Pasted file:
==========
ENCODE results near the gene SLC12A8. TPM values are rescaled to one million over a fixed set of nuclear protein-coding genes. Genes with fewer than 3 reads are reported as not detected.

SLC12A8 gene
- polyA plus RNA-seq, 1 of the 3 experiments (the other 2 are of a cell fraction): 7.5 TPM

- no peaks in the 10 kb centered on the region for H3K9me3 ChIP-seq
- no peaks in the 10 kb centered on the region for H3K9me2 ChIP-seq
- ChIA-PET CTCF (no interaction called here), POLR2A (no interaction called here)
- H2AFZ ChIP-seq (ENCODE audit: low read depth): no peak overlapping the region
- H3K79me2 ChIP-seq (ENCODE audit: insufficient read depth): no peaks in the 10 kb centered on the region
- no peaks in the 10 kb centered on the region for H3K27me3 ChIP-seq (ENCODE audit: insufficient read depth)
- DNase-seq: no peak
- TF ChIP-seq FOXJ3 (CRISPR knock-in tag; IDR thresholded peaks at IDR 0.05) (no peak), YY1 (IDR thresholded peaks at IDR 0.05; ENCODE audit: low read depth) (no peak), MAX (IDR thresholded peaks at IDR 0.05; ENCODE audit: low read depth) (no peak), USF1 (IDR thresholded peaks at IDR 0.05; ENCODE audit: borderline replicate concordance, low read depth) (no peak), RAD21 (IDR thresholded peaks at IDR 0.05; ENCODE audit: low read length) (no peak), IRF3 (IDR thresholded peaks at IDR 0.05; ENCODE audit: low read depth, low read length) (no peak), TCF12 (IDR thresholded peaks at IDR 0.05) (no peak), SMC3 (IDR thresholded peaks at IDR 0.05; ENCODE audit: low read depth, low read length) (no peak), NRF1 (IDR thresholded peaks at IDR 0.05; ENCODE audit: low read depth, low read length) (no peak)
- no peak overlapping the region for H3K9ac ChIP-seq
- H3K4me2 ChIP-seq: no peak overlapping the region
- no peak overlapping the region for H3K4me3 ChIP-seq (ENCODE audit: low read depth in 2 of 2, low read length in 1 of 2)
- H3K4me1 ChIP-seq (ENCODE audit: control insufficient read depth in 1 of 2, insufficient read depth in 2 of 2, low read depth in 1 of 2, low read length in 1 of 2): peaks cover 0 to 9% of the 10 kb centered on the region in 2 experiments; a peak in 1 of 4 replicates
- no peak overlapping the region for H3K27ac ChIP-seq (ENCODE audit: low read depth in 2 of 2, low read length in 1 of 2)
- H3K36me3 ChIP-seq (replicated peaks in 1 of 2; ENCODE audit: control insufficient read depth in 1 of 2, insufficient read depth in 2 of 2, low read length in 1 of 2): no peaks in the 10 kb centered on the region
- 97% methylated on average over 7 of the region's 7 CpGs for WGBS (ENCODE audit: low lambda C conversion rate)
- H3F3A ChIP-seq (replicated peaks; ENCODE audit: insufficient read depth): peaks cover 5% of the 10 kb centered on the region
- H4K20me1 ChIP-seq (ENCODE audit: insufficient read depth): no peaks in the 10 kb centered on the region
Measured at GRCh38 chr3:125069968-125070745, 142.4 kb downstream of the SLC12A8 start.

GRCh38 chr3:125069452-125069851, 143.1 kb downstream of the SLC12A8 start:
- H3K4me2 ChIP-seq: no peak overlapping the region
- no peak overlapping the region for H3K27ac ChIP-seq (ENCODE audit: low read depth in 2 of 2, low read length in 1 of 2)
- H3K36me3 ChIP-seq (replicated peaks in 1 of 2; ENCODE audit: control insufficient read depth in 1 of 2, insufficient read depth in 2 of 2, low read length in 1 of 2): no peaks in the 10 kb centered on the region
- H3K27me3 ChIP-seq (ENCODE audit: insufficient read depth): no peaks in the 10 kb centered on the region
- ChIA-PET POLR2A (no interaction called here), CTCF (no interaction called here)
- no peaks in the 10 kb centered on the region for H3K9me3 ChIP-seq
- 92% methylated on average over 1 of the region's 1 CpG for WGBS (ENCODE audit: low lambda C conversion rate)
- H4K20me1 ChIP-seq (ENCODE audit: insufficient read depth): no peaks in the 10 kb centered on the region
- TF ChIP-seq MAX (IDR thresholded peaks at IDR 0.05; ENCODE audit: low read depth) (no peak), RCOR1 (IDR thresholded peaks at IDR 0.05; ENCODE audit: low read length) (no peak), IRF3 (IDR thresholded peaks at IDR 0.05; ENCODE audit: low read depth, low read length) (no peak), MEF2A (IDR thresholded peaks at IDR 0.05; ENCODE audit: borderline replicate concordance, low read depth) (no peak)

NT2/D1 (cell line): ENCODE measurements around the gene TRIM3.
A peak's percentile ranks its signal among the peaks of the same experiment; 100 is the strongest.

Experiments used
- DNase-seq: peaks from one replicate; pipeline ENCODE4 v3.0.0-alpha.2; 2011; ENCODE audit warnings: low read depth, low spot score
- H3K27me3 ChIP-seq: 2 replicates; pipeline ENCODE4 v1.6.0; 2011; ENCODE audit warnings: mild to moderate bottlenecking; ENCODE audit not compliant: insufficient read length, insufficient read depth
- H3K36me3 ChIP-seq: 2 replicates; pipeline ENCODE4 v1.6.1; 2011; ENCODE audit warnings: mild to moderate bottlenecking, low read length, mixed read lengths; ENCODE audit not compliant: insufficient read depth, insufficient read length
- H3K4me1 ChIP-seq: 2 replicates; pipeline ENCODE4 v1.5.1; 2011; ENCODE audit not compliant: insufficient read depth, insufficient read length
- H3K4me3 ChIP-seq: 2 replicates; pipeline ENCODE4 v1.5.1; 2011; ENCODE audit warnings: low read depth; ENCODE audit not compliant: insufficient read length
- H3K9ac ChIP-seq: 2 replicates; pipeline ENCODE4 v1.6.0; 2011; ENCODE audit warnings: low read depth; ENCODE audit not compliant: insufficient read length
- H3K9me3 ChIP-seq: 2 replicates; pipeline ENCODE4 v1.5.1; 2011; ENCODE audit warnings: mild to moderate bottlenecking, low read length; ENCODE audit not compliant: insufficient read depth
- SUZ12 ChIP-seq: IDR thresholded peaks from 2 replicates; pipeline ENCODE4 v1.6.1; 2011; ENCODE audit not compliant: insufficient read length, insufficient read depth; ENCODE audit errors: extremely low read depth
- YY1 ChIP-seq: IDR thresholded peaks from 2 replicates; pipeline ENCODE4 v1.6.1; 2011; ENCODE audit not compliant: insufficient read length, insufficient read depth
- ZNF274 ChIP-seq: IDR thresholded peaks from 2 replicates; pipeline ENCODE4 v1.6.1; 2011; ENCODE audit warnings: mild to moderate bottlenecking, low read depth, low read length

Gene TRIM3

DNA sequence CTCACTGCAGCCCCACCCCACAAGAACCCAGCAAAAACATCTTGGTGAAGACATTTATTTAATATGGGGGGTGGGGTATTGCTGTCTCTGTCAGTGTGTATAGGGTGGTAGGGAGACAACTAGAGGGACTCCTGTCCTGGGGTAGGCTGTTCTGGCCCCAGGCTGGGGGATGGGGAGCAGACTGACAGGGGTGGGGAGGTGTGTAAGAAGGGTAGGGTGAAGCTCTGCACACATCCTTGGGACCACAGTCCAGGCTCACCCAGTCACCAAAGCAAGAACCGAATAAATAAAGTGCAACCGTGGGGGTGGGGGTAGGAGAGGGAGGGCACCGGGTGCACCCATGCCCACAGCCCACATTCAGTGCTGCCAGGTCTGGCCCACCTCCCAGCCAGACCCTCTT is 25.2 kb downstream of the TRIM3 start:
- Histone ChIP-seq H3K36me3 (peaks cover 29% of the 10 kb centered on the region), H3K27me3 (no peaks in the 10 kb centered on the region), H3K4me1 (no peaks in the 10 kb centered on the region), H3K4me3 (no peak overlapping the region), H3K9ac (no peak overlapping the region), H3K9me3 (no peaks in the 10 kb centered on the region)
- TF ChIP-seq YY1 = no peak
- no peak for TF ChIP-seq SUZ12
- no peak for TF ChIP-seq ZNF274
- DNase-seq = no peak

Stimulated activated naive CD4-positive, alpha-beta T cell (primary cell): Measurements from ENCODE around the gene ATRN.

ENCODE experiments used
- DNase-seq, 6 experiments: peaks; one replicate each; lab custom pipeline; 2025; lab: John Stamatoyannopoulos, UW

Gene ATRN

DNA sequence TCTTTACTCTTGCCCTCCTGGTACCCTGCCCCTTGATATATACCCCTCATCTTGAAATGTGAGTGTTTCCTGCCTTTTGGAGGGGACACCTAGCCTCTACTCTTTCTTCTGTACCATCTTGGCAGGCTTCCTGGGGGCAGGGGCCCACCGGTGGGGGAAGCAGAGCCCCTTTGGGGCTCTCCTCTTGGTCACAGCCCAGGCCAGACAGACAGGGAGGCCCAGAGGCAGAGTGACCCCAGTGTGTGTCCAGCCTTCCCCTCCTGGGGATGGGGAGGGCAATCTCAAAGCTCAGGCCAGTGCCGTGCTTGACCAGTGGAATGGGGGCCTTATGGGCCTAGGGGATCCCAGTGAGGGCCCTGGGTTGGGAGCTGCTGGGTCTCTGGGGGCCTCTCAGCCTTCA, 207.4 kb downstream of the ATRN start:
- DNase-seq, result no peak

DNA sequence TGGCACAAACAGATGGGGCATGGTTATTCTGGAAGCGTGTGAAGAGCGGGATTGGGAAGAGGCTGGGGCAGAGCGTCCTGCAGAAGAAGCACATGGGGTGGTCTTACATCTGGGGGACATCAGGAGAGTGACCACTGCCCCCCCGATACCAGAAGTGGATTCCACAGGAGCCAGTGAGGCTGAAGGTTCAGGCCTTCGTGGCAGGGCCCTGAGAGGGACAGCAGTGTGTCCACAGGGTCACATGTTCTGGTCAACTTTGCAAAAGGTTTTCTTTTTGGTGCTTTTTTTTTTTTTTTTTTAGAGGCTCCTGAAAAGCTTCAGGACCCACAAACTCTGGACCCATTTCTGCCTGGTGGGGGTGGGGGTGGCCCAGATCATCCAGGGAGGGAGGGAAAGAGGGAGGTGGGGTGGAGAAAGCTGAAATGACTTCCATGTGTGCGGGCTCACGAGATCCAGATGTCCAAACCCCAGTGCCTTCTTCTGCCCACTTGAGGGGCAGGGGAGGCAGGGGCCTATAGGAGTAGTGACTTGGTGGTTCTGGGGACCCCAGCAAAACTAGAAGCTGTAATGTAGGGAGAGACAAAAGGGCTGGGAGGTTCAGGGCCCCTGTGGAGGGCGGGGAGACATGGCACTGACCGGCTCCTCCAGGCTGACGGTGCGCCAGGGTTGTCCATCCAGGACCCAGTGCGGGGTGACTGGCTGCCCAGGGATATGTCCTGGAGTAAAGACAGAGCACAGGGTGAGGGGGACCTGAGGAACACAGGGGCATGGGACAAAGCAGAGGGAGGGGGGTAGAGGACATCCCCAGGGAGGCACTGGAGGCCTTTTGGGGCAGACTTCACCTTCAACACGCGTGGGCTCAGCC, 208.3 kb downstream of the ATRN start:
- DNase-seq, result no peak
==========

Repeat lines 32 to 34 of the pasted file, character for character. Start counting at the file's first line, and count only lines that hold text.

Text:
NT2/D1 (cell line): ENCODE measurements around the gene TRIM3.
A peak's percentile ranks its signal among the peaks of the same experiment; 100 is the strongest.

Experiments used